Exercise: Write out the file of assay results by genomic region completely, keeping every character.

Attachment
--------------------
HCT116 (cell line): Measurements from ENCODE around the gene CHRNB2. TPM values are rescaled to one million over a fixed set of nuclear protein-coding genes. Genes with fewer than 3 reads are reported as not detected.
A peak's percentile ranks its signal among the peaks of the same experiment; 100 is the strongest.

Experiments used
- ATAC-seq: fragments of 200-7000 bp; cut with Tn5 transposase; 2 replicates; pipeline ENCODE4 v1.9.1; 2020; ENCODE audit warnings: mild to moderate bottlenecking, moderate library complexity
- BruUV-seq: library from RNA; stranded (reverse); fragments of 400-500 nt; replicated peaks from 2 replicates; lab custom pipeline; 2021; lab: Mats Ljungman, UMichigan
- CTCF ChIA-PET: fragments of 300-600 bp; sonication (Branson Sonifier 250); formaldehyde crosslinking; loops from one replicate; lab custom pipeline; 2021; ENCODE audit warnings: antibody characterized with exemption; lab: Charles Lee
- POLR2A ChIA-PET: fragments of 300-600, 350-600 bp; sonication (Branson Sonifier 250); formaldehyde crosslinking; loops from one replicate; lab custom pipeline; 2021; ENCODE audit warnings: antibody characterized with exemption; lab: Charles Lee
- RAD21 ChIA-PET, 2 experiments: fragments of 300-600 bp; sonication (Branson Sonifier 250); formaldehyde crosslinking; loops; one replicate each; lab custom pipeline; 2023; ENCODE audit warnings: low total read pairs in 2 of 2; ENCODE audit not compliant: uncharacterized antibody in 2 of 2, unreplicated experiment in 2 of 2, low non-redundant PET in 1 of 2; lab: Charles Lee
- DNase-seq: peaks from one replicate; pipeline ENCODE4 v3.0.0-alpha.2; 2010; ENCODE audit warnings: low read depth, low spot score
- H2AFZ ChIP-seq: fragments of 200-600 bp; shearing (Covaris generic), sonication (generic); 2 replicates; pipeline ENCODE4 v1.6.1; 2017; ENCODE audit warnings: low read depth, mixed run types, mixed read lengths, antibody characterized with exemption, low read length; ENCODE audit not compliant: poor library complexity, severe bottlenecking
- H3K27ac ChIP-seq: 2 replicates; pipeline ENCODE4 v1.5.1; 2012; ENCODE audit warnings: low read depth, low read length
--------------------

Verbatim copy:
HCT116 (cell line): Measurements from ENCODE around the gene CHRNB2. TPM values are rescaled to one million over a fixed set of nuclear protein-coding genes. Genes with fewer than 3 reads are reported as not detected.
A peak's percentile ranks its signal among the peaks of the same experiment; 100 is the strongest.

Experiments used
- ATAC-seq: fragments of 200-7000 bp; cut with Tn5 transposase; 2 replicates; pipeline ENCODE4 v1.9.1; 2020; ENCODE audit warnings: mild to moderate bottlenecking, moderate library complexity
- BruUV-seq: library from RNA; stranded (reverse); fragments of 400-500 nt; replicated peaks from 2 replicates; lab custom pipeline; 2021; lab: Mats Ljungman, UMichigan
- CTCF ChIA-PET: fragments of 300-600 bp; sonication (Branson Sonifier 250); formaldehyde crosslinking; loops from one replicate; lab custom pipeline; 2021; ENCODE audit warnings: antibody characterized with exemption; lab: Charles Lee
- POLR2A ChIA-PET: fragments of 300-600, 350-600 bp; sonication (Branson Sonifier 250); formaldehyde crosslinking; loops from one replicate; lab custom pipeline; 2021; ENCODE audit warnings: antibody characterized with exemption; lab: Charles Lee
- RAD21 ChIA-PET, 2 experiments: fragments of 300-600 bp; sonication (Branson Sonifier 250); formaldehyde crosslinking; loops; one replicate each; lab custom pipeline; 2023; ENCODE audit warnings: low total read pairs in 2 of 2; ENCODE audit not compliant: uncharacterized antibody in 2 of 2, unreplicated experiment in 2 of 2, low non-redundant PET in 1 of 2; lab: Charles Lee
- DNase-seq: peaks from one replicate; pipeline ENCODE4 v3.0.0-alpha.2; 2010; ENCODE audit warnings: low read depth, low spot score
- H2AFZ ChIP-seq: fragments of 200-600 bp; shearing (Covaris generic), sonication (generic); 2 replicates; pipeline ENCODE4 v1.6.1; 2017; ENCODE audit warnings: low read depth, mixed run types, mixed read lengths, antibody characterized with exemption, low read length; ENCODE audit not compliant: poor library complexity, severe bottlenecking
- H3K27ac ChIP-seq: 2 replicates; pipeline ENCODE4 v1.5.1; 2012; ENCODE audit warnings: low read depth, low read length